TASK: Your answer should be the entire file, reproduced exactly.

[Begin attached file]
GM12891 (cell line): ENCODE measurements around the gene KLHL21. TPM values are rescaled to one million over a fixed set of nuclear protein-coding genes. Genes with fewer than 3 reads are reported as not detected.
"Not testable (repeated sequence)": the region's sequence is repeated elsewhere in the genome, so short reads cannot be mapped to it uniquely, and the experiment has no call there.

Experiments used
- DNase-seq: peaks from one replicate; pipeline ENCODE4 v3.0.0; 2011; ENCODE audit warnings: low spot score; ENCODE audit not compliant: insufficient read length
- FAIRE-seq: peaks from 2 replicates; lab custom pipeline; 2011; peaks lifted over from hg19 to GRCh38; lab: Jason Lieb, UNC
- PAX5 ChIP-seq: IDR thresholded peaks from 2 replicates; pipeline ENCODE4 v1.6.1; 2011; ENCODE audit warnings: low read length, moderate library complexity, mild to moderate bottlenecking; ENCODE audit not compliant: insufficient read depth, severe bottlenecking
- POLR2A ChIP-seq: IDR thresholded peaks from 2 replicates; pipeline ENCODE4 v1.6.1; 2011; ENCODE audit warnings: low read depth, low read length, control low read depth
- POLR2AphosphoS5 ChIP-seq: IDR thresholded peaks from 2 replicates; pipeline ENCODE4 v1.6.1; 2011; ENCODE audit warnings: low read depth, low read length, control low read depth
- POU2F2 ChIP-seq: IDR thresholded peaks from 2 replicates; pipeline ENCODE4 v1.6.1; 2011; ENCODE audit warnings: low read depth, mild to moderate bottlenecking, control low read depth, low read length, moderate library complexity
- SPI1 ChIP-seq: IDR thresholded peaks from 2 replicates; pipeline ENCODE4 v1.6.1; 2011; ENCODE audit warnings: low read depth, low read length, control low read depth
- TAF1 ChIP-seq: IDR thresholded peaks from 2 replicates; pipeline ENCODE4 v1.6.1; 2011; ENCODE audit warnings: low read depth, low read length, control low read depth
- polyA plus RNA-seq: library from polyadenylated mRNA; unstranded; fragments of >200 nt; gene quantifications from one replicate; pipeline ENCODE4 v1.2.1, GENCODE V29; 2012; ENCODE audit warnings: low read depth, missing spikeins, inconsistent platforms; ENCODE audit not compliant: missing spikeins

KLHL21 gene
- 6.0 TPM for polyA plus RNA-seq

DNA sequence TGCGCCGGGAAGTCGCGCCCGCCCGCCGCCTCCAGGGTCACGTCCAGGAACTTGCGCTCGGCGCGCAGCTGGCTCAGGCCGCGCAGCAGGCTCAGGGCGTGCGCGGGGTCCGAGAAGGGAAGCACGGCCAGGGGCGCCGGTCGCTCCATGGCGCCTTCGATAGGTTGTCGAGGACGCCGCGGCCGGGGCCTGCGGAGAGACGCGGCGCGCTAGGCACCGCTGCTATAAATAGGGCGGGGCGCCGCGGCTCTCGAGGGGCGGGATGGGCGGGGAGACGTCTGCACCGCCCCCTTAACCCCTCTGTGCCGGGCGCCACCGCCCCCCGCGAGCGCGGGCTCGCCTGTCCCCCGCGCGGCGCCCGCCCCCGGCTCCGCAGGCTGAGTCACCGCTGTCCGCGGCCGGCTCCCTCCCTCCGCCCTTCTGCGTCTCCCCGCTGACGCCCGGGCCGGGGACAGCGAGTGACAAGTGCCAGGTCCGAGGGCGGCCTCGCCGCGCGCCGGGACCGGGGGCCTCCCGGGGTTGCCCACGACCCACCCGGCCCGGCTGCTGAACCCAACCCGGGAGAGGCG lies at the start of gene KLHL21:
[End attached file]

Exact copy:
GM12891 (cell line): ENCODE measurements around the gene KLHL21. TPM values are rescaled to one million over a fixed set of nuclear protein-coding genes. Genes with fewer than 3 reads are reported as not detected.
"Not testable (repeated sequence)": the region's sequence is repeated elsewhere in the genome, so short reads cannot be mapped to it uniquely, and the experiment has no call there.

Experiments used
- DNase-seq: peaks from one replicate; pipeline ENCODE4 v3.0.0; 2011; ENCODE audit warnings: low spot score; ENCODE audit not compliant: insufficient read length
- FAIRE-seq: peaks from 2 replicates; lab custom pipeline; 2011; peaks lifted over from hg19 to GRCh38; lab: Jason Lieb, UNC
- PAX5 ChIP-seq: IDR thresholded peaks from 2 replicates; pipeline ENCODE4 v1.6.1; 2011; ENCODE audit warnings: low read length, moderate library complexity, mild to moderate bottlenecking; ENCODE audit not compliant: insufficient read depth, severe bottlenecking
- POLR2A ChIP-seq: IDR thresholded peaks from 2 replicates; pipeline ENCODE4 v1.6.1; 2011; ENCODE audit warnings: low read depth, low read length, control low read depth
- POLR2AphosphoS5 ChIP-seq: IDR thresholded peaks from 2 replicates; pipeline ENCODE4 v1.6.1; 2011; ENCODE audit warnings: low read depth, low read length, control low read depth
- POU2F2 ChIP-seq: IDR thresholded peaks from 2 replicates; pipeline ENCODE4 v1.6.1; 2011; ENCODE audit warnings: low read depth, mild to moderate bottlenecking, control low read depth, low read length, moderate library complexity
- SPI1 ChIP-seq: IDR thresholded peaks from 2 replicates; pipeline ENCODE4 v1.6.1; 2011; ENCODE audit warnings: low read depth, low read length, control low read depth
- TAF1 ChIP-seq: IDR thresholded peaks from 2 replicates; pipeline ENCODE4 v1.6.1; 2011; ENCODE audit warnings: low read depth, low read length, control low read depth
- polyA plus RNA-seq: library from polyadenylated mRNA; unstranded; fragments of >200 nt; gene quantifications from one replicate; pipeline ENCODE4 v1.2.1, GENCODE V29; 2012; ENCODE audit warnings: low read depth, missing spikeins, inconsistent platforms; ENCODE audit not compliant: missing spikeins

KLHL21 gene
- 6.0 TPM for polyA plus RNA-seq

DNA sequence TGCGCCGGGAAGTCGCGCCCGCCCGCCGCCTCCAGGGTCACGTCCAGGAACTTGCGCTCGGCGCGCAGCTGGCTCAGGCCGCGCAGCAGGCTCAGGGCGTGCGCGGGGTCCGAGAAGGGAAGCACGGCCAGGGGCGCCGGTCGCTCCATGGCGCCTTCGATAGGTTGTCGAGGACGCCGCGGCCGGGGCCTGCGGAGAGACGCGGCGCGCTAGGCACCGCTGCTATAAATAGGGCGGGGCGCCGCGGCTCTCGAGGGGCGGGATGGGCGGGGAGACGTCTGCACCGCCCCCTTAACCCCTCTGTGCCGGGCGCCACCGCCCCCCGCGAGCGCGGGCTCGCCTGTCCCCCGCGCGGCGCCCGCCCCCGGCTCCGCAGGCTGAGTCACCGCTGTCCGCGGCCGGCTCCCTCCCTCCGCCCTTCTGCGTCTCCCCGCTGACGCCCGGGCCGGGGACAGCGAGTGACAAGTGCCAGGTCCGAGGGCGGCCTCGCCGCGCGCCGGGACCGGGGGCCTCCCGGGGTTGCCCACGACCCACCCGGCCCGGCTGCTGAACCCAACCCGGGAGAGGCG lies at the start of gene KLHL21: